Haemopoiesis is the process by which mature blood cells develop from precursor cells. It continues continuously throughout embryonic and adult life and as a result new cells formed in the so-called haemopoietic regions constantly replace mature blood cells in the circulation.
In the embryo, haemopoiesis occurs at different stages in the yolk sac, the liver, the spleen, lymph nodes and the bone marrow.
In the adult, erythrocytes, granulocytes, monocytes and platelets are formed in the bone marrow while the lymphocytes are formed mainly in the lymph nodes, spleen, thymus and lymphatic nodules of the gastrointestinal tract. However, the lymphocytes present in these organs originate directly or indirectly from the bone marrow.
Which bones contain haemopoietic marrow?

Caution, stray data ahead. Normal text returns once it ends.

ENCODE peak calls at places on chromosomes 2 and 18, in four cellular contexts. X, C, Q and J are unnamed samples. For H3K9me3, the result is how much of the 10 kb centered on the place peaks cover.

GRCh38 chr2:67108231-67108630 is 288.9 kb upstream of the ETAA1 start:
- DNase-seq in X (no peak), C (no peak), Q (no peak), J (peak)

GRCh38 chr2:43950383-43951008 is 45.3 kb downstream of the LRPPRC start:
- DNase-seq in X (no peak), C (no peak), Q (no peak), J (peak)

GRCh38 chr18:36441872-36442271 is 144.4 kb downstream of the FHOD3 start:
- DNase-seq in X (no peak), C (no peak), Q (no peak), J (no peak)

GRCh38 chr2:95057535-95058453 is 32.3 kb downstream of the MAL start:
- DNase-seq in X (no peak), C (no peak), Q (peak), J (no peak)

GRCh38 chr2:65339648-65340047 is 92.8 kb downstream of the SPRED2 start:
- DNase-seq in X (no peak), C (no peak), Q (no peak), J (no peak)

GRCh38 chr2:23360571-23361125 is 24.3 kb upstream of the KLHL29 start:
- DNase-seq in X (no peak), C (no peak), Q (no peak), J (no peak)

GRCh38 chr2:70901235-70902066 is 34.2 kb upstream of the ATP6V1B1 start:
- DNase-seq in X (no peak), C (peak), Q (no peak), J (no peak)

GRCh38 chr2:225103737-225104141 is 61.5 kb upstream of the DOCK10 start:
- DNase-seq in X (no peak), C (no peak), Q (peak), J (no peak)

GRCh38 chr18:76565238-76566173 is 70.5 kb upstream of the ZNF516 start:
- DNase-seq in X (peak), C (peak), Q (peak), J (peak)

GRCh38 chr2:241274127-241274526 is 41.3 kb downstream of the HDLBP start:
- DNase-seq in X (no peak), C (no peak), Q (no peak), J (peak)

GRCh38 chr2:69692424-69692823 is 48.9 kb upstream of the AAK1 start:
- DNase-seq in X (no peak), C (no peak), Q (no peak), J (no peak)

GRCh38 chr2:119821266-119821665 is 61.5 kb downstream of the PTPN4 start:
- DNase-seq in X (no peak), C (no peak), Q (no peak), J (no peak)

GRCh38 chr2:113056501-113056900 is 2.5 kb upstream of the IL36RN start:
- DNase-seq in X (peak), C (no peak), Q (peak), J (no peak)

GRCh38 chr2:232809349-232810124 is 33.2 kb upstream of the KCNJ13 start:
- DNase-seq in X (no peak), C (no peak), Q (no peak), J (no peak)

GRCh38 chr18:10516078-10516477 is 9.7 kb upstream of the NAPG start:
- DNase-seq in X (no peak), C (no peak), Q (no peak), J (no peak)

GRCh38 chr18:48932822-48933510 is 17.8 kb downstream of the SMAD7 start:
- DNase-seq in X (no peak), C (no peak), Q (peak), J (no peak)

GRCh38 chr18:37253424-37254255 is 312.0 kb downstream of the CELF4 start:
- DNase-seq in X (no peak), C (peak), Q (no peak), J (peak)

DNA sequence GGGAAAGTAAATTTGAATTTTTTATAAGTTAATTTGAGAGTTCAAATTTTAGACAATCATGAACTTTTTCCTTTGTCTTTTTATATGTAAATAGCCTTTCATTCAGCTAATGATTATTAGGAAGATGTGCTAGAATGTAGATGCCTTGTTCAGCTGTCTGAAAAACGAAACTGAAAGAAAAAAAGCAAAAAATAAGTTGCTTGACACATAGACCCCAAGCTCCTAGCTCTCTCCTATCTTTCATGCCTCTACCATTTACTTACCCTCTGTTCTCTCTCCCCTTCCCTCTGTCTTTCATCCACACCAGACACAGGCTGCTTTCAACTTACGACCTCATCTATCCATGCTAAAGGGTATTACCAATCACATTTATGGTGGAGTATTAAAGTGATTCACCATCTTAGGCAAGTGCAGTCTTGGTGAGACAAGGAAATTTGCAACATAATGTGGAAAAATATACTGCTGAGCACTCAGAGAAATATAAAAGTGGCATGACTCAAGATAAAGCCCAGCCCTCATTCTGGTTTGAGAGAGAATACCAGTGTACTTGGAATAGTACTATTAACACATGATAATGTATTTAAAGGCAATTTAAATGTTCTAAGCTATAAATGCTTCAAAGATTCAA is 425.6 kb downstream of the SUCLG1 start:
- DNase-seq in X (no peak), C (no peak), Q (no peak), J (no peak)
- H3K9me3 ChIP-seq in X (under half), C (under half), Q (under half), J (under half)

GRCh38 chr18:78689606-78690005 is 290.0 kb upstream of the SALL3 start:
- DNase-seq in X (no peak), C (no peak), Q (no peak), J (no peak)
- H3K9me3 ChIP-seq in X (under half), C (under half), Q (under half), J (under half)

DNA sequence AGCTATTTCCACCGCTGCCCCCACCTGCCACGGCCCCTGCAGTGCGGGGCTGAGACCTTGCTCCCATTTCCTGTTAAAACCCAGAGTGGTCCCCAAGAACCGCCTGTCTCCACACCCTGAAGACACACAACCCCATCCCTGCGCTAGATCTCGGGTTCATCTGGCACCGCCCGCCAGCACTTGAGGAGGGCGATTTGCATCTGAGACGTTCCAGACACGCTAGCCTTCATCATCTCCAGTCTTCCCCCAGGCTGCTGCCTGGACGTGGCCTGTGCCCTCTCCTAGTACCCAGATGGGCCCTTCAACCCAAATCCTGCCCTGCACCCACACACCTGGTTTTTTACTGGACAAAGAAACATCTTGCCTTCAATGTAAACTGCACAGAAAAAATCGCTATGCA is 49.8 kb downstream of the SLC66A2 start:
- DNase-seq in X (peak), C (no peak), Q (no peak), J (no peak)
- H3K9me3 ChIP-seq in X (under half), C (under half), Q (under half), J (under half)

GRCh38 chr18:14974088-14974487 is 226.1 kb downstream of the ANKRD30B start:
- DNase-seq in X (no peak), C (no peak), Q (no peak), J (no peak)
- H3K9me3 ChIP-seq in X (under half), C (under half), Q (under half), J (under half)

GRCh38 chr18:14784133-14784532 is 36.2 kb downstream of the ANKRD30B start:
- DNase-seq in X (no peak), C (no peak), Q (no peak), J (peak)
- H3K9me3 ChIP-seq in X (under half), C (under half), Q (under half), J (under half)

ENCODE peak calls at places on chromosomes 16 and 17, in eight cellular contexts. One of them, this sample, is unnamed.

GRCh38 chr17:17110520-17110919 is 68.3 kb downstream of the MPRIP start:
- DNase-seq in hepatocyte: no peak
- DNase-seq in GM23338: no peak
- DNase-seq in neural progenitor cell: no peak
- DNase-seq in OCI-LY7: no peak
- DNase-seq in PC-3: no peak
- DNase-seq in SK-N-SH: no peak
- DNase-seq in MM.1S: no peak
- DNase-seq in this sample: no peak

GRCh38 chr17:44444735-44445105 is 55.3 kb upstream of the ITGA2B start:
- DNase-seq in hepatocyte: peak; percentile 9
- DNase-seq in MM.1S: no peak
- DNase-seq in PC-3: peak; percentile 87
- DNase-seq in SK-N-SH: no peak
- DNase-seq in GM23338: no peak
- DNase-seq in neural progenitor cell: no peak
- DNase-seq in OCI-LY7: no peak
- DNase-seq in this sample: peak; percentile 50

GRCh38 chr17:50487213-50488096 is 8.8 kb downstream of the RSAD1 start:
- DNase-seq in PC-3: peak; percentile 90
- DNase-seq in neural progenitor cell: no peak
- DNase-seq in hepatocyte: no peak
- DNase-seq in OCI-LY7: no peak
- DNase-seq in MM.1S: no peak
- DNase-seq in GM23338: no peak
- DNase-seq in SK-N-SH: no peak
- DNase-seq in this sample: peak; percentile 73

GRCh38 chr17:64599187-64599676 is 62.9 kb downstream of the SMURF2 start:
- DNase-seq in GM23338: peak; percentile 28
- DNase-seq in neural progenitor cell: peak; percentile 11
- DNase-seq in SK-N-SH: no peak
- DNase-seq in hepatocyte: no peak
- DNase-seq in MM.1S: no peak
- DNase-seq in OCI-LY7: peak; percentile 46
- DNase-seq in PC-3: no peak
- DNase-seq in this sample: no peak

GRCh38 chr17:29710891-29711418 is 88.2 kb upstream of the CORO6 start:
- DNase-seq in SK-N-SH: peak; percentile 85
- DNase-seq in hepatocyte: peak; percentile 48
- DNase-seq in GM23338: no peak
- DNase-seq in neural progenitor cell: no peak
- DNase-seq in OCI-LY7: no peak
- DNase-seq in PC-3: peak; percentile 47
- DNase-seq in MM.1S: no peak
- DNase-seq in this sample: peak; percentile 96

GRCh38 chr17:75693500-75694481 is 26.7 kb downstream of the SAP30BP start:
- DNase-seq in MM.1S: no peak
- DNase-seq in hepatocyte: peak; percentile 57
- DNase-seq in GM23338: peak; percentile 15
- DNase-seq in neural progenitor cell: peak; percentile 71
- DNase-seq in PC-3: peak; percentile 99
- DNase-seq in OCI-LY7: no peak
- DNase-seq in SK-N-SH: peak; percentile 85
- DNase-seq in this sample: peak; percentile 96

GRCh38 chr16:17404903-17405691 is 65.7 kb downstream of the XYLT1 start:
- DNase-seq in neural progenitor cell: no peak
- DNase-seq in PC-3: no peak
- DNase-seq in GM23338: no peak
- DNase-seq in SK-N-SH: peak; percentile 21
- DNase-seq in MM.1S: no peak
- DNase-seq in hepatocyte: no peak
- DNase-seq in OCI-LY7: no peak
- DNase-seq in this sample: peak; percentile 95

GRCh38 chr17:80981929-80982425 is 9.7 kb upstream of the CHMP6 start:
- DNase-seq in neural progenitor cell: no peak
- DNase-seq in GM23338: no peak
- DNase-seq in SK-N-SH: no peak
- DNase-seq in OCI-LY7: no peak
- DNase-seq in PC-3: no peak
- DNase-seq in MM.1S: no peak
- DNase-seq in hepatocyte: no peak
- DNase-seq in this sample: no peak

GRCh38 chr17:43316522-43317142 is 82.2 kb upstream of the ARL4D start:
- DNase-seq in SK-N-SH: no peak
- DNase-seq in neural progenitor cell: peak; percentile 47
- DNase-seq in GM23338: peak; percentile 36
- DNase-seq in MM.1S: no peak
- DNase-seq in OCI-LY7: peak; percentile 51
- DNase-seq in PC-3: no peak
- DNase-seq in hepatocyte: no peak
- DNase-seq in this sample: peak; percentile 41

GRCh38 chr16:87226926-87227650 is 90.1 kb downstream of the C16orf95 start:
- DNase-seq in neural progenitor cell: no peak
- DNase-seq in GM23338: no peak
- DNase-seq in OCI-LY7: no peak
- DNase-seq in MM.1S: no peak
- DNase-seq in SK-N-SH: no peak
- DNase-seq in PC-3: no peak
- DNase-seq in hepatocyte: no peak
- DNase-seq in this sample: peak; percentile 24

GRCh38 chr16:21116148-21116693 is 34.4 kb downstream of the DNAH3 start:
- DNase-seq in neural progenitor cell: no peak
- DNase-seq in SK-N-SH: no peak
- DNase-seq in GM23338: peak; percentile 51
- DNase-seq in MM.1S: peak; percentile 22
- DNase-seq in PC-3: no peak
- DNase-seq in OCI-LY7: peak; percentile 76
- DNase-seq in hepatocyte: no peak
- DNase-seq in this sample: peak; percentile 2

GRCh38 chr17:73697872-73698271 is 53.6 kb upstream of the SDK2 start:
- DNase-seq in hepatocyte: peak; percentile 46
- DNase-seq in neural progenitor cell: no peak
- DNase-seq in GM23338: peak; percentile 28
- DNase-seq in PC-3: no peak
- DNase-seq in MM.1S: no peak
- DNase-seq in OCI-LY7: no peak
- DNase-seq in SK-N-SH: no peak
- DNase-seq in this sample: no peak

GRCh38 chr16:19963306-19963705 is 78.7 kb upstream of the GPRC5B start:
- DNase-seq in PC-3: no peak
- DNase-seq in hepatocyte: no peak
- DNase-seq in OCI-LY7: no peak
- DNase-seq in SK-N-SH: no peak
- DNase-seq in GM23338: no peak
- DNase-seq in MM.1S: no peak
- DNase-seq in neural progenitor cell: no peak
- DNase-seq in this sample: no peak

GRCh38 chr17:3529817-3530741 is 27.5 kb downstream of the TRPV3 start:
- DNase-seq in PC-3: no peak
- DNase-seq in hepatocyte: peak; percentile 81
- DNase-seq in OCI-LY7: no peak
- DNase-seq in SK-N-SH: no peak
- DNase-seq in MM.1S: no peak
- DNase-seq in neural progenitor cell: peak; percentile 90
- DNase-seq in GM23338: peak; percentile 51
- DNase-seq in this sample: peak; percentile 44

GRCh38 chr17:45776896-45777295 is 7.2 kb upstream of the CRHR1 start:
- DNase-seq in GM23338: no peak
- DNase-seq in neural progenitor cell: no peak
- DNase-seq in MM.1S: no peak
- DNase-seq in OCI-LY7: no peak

Look at this eMicroscope slide, a smear of normal bone marrow, taken using a x40 objective.
Move around the section using the mouse and try to identify some of the different cell types present with the aid of a textbook - you will probably find this very difficult!
You can also use Zoomify to view a much higher resolution version of this image without labels.
All precursor cells have some common features:
- They are larger in diameter than mature red and white blood cells
- The nuclei have non-condensed chromatin
- The cytoplasm is rich in free ribosomes
What do these last two points tell you about the activities of precursor cells?
Although you may have difficulty in identifying precursors of WBCs and RBCs you should have no trouble in identifying huge cells (up to 150µm in diameter).
What type of cells are these and what is their function?